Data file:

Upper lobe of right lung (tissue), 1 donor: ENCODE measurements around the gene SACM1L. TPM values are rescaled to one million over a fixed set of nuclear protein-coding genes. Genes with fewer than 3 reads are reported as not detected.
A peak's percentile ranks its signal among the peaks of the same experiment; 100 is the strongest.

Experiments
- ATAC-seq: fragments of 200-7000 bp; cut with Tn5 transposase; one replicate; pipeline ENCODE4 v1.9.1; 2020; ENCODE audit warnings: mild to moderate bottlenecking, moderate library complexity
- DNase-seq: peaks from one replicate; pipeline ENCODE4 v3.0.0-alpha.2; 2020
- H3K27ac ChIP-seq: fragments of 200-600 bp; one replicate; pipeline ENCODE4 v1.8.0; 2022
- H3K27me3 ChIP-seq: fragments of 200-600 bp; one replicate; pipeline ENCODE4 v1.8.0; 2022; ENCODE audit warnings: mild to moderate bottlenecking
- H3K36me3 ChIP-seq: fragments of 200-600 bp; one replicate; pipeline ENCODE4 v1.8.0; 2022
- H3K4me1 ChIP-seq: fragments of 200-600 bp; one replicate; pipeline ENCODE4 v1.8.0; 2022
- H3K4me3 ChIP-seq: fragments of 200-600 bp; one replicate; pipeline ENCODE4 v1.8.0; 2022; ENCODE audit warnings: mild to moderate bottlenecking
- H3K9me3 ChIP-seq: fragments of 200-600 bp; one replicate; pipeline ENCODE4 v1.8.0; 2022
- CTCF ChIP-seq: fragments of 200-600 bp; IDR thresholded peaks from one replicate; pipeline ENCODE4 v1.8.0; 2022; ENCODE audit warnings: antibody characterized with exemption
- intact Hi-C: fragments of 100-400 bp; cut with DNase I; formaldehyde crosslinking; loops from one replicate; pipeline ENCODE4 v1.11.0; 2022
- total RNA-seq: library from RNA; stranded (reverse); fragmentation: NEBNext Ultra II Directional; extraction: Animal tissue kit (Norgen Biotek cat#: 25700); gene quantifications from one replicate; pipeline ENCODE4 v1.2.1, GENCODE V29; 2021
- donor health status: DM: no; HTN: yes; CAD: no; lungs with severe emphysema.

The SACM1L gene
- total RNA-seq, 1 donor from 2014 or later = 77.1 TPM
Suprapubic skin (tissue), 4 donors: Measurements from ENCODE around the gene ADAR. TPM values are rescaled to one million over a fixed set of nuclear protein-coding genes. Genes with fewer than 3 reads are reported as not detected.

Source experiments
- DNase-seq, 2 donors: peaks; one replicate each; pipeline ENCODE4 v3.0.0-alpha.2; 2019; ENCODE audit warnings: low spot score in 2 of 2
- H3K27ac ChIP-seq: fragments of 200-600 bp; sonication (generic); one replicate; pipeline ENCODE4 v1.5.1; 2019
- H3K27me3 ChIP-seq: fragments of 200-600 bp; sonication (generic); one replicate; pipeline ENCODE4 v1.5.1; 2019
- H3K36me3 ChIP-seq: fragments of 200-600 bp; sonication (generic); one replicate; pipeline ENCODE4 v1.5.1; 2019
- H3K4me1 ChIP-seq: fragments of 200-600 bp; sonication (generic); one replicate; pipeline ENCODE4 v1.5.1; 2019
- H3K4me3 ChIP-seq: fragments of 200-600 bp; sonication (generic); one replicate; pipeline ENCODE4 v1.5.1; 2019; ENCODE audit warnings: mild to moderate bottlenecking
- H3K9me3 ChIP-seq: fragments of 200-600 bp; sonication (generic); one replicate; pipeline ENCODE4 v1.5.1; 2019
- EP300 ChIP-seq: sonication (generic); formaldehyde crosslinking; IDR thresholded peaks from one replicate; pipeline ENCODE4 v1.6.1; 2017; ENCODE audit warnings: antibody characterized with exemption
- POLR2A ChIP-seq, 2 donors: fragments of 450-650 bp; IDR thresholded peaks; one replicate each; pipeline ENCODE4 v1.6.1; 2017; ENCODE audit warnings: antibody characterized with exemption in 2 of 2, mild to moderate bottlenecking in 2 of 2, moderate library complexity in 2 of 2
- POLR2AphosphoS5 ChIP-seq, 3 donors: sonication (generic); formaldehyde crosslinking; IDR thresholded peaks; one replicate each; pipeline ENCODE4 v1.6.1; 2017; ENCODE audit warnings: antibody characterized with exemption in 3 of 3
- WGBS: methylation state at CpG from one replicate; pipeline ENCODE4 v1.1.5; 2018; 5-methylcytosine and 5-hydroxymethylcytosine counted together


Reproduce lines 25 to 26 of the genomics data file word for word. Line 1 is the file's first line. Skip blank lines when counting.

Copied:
- H3K4me3 ChIP-seq: fragments of 200-600 bp; sonication (generic); one replicate; pipeline ENCODE4 v1.5.1; 2019; ENCODE audit warnings: mild to moderate bottlenecking
- H3K9me3 ChIP-seq: fragments of 200-600 bp; sonication (generic); one replicate; pipeline ENCODE4 v1.5.1; 2019